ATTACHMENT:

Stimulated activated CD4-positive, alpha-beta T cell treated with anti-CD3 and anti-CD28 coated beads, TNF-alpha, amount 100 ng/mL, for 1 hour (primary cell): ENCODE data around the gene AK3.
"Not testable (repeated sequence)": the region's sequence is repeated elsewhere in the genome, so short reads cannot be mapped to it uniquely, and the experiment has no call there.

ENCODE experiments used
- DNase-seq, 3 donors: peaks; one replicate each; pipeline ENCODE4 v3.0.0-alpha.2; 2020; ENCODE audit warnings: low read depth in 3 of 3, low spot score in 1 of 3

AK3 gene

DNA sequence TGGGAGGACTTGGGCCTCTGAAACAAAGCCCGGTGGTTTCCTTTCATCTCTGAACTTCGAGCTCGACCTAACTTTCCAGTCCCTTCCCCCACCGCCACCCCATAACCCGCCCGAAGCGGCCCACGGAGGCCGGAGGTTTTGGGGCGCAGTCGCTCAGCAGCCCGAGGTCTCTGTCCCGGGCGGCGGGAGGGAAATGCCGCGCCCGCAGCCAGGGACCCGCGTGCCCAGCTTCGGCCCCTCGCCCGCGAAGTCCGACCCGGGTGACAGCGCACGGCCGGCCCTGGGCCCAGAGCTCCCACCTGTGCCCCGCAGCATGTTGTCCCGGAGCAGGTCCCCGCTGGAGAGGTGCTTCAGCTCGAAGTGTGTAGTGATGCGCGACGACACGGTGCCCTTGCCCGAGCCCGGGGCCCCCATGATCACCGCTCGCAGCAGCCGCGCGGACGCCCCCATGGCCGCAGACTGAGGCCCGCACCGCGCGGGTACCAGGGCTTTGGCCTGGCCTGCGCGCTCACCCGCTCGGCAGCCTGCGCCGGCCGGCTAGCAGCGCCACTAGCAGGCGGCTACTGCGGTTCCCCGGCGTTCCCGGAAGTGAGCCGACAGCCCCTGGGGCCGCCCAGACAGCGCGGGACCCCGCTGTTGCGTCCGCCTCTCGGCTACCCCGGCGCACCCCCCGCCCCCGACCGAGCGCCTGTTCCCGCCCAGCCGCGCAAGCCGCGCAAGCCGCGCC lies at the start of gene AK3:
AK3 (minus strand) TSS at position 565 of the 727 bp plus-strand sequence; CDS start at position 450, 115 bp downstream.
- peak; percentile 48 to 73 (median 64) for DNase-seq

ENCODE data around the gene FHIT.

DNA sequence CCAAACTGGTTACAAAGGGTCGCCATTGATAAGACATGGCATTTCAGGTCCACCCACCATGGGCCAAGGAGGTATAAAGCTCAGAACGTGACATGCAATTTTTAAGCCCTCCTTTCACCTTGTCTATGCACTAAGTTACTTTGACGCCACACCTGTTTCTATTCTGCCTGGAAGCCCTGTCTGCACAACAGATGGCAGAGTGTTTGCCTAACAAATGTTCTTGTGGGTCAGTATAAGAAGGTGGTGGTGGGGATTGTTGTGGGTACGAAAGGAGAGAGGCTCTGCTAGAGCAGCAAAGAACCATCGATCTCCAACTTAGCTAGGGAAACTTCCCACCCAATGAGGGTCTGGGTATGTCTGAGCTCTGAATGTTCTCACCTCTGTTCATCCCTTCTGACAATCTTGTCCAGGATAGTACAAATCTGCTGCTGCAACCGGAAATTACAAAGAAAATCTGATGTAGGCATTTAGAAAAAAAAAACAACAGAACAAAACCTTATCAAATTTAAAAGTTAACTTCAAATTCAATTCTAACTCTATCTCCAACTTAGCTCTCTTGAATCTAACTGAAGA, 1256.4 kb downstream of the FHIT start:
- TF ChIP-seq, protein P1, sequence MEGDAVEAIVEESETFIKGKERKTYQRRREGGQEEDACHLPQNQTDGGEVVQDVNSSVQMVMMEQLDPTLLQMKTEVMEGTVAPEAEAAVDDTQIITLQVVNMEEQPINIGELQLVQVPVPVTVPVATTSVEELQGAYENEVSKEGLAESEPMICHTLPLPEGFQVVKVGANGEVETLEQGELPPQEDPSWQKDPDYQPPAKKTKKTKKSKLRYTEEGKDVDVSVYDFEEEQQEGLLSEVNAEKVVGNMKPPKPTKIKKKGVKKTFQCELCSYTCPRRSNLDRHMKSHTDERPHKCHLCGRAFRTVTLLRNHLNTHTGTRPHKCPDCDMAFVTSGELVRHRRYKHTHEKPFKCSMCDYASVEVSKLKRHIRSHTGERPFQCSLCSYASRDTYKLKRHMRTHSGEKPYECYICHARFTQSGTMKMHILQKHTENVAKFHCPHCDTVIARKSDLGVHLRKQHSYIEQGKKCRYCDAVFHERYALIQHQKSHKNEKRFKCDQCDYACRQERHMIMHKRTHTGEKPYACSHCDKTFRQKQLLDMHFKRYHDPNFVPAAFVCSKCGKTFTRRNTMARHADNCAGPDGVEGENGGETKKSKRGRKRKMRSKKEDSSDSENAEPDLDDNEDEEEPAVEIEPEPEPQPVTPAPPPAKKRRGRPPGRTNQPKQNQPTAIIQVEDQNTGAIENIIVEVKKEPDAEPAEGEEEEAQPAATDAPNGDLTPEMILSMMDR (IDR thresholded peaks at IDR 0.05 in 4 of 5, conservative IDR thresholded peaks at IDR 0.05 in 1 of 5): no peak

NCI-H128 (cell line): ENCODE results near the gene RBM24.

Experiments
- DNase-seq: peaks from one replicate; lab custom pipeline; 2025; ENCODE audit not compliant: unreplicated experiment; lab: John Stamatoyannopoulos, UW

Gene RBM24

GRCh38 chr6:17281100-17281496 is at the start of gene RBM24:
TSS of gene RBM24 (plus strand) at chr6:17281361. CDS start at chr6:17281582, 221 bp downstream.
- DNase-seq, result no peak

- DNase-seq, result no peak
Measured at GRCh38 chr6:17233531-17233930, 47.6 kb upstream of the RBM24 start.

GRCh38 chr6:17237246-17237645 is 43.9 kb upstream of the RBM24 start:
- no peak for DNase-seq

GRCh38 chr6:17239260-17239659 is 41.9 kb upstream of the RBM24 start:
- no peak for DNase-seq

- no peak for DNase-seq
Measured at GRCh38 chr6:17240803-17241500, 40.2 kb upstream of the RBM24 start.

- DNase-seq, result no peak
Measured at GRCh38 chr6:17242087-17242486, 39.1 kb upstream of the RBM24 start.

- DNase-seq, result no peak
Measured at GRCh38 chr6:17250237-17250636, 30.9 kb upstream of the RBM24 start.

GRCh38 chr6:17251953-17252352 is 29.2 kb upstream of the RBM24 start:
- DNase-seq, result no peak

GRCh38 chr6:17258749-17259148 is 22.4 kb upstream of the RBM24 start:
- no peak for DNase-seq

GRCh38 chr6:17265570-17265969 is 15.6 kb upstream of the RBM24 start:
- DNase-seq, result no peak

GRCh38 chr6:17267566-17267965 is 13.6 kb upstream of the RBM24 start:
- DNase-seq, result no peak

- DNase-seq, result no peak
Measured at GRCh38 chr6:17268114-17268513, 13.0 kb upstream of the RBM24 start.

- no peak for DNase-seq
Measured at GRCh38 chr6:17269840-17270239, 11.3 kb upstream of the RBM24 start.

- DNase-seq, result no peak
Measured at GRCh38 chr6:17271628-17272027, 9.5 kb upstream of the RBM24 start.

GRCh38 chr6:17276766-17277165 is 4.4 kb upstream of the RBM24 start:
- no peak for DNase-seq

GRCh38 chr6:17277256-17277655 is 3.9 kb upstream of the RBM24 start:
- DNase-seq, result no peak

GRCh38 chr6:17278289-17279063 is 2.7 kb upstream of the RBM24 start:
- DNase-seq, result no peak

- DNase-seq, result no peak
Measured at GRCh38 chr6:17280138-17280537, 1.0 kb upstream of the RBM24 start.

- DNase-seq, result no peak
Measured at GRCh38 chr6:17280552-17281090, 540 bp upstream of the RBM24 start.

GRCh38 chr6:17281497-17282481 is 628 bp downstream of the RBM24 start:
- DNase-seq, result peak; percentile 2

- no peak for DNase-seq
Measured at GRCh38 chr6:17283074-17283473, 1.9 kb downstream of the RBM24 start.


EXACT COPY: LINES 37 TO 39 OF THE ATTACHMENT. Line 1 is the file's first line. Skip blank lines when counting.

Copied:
GRCh38 chr6:17267566-17267965 is 13.6 kb upstream of the RBM24 start:
- DNase-seq, result no peak

- DNase-seq, result no peak